“The family” surrounds us.  It is so numerous that it is “a great cloud of witnesses,” to quote Hebrews 12:1.  May we who follow Jesus do so consistently, by grace, and eventually join that great cloud.

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Gendered language does not bother me.  Gender is, after all, a reality of human life.  Besides, neutering language frequently blurs the divide between the singular and the plural, hence my objections to the singular “they,” “them,” “their” and “themselves.”  One can–and should–be inclusive linguistically in such a way as to respect the difference between the singular and the plural.  I do understand the issue of clarity, however.  I know that how members of one generation, in a particular cultural context, perceive a gendered term, such as “sons,” differs greatly from how others elsewhere, at another time, do.  Certain modern English translations of the Bible, in an admirable attempt to be inclusive, obscure subleties of gendered terms sometimes.  However, translating a text literally does not make those subtleties clear, either.  Commentaries are necessary for that.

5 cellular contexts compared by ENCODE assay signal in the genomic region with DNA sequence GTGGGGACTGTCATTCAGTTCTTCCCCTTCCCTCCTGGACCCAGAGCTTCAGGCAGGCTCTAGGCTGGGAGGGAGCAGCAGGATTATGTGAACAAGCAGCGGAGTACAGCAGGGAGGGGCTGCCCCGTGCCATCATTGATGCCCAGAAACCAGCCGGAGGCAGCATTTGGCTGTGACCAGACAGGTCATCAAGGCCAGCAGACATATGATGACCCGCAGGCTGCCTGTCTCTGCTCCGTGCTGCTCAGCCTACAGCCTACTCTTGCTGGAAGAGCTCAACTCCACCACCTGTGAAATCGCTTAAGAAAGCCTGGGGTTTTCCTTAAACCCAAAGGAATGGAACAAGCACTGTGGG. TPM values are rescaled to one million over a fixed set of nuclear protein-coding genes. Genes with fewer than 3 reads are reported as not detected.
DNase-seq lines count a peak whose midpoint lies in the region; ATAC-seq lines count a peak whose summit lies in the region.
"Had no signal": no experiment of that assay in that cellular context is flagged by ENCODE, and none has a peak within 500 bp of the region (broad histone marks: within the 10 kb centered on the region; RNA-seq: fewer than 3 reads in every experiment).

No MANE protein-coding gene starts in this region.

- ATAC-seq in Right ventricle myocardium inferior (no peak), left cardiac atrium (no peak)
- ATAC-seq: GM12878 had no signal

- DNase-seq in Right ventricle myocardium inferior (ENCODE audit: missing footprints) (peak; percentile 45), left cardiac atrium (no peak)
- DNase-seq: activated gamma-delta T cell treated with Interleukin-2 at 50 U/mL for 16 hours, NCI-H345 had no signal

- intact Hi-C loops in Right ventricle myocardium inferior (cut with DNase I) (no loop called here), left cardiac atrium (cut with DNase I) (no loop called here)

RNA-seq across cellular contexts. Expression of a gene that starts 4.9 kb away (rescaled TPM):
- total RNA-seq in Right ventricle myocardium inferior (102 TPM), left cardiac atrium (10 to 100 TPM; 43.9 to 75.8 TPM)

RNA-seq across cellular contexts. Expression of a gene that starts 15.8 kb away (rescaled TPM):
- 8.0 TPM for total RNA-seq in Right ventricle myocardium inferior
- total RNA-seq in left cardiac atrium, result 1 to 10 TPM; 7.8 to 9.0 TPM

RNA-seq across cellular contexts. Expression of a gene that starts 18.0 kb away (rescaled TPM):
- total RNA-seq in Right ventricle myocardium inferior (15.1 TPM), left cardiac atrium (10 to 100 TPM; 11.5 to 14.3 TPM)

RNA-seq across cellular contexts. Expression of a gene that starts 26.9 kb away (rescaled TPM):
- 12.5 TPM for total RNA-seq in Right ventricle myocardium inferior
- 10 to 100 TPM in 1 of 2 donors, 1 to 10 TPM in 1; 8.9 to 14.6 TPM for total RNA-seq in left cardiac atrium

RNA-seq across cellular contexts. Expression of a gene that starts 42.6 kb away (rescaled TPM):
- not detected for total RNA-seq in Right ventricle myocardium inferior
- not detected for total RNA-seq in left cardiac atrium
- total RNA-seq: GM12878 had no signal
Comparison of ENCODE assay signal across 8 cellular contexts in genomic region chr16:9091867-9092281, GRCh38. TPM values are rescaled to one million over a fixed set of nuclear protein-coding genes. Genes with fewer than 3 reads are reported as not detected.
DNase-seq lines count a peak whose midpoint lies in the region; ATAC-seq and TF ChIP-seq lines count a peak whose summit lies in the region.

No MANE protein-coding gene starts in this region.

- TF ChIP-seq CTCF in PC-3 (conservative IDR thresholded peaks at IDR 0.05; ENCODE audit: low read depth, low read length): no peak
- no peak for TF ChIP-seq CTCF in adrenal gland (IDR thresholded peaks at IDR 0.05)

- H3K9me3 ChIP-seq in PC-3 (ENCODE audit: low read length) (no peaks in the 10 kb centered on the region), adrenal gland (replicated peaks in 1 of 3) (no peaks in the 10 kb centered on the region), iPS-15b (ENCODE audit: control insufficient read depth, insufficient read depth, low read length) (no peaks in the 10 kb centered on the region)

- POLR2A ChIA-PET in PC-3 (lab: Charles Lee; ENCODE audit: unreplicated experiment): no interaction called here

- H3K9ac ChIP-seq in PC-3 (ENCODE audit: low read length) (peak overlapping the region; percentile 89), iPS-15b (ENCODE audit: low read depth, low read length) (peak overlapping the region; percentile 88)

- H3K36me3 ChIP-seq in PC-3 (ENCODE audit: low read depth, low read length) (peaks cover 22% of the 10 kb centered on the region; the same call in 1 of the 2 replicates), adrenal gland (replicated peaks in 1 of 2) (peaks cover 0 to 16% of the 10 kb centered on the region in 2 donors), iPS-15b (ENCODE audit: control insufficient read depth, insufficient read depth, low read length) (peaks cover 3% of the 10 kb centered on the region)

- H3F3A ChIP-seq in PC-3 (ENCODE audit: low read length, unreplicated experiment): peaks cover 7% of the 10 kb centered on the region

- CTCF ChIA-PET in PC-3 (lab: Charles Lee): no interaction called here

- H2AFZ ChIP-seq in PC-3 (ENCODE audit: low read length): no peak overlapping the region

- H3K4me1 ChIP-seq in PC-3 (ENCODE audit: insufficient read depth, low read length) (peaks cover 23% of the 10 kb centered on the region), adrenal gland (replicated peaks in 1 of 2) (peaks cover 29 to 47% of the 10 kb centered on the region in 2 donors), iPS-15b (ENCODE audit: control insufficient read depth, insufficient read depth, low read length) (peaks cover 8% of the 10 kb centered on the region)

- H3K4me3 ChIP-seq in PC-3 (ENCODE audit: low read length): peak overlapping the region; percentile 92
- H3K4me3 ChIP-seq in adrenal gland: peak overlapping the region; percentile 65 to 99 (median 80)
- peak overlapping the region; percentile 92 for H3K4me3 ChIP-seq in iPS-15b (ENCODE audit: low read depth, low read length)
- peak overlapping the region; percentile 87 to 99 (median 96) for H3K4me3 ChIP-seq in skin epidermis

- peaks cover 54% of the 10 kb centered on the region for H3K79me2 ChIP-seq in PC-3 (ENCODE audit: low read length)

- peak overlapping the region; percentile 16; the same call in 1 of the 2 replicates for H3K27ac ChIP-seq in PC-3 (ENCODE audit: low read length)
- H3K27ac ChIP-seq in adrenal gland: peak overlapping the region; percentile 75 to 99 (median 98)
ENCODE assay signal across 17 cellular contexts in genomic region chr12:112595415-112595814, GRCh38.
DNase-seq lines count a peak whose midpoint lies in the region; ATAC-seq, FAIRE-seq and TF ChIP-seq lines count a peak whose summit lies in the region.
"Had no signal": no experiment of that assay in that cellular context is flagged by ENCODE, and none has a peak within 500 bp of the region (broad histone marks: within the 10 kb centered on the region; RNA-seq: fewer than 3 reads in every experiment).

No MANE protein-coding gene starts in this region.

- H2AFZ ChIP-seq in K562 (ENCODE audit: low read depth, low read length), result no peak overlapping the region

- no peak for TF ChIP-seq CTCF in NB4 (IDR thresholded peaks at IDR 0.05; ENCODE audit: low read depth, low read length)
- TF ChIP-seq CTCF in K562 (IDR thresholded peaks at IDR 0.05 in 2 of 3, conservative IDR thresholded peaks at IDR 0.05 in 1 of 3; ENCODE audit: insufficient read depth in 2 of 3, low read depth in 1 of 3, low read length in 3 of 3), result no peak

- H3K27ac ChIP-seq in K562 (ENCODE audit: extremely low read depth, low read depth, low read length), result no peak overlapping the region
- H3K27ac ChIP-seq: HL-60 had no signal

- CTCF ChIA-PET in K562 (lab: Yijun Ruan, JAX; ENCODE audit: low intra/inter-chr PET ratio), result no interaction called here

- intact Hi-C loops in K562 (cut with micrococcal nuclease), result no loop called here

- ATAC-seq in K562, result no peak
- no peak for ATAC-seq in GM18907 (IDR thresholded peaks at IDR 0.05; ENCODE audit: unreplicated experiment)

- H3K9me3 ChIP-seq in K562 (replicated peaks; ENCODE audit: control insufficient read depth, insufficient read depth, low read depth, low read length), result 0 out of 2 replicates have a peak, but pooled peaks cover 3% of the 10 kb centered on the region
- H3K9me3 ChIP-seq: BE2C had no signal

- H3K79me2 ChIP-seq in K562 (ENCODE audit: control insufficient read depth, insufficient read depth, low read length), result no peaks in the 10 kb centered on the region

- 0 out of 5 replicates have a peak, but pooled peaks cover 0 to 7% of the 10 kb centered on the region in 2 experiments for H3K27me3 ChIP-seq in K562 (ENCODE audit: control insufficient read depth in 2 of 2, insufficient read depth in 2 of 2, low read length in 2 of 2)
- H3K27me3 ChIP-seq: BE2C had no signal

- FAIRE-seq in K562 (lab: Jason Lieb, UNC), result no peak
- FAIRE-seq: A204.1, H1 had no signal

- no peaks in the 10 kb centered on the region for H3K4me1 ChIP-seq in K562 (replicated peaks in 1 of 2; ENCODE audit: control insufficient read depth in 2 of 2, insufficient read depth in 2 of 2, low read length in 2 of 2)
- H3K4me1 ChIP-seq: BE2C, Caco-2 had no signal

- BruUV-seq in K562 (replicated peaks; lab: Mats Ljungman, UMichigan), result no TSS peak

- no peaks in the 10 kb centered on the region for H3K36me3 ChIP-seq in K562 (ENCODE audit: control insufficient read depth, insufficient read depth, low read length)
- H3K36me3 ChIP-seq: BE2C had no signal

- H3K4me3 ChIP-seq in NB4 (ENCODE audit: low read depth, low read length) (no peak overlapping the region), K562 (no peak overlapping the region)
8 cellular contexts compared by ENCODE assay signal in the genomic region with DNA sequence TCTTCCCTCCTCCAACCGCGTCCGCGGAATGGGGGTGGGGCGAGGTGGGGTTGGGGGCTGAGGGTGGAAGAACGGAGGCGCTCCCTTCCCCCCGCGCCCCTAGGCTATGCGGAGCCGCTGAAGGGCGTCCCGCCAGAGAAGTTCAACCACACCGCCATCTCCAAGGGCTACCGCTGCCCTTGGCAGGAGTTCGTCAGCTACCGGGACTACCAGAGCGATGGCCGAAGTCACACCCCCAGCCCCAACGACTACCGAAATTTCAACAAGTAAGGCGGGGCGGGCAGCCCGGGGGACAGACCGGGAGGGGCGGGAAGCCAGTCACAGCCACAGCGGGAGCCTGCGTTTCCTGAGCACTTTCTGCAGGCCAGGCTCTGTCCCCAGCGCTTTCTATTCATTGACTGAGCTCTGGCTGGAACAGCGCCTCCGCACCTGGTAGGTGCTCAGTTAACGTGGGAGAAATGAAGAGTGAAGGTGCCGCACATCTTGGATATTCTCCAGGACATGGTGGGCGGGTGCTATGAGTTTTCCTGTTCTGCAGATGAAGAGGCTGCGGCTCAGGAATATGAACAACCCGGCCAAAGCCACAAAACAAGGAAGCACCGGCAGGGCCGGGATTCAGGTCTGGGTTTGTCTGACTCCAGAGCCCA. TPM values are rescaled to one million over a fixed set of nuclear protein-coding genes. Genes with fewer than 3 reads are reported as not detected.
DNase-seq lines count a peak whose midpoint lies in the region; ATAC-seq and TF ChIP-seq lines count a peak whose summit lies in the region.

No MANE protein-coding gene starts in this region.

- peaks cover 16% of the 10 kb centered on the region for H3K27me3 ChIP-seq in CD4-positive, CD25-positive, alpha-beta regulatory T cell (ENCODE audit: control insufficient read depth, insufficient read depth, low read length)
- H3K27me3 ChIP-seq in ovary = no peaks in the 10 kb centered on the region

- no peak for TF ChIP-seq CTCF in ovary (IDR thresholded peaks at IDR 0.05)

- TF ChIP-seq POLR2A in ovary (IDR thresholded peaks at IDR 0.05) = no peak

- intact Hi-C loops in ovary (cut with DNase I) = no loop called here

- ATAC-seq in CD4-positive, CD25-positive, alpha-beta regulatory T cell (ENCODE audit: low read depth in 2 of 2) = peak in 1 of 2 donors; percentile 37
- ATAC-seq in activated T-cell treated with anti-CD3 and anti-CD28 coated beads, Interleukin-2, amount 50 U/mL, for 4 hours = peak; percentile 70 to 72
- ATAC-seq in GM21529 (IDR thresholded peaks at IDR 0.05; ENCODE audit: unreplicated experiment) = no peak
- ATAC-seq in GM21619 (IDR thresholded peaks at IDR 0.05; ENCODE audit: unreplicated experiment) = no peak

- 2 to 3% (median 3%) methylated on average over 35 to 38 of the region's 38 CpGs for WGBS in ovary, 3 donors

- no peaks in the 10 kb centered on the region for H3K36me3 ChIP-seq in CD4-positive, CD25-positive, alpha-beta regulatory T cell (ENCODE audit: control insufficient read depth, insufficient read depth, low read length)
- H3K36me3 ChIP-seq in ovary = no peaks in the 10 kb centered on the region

Consider, for example, Romans 8:14-17, O reader.  In that passage the Greek for “sons of God” often comes across in modern English as “children of God.”  Likewise, we read “children” when the Greek word means “sons.”  The cultural context, in which sons, but not daughters, inherited, is vital to understanding that portion of scripture, in which Christians, whether they are biologically sons or daughters, inherit, via Jesus.  Thus “sons of God” includes daughters.  None of that is superficially evident, however.

In contrast, “children,” as in “children of God, as opposed to “children of Satan,” in 1 John 3:1 and 3:10 is a literal translation from the Greek; the Greek word is not gender-specific.  That fact is not superficially evident, however, given the recent tendency to gloss over gendered language.  A commentary is necessary to understand that aspect of 1 John 3:1 and 3:10.

Our societies condition us in ways that frequently do not apply to the cultural contexts that informed ancient texts.

In 1929 Lesbia Scott wrote:

They lived not only in ages past,

There are hundreds of thousands still,

The world is bright with the joyous saints

Who love to do Jesus’ will.

You can meet them in school, or in lanes, or at sea,

In church, or in trains, or in shops, or at tea,

For the saints of God are just folk like me,

And I mean to be one too.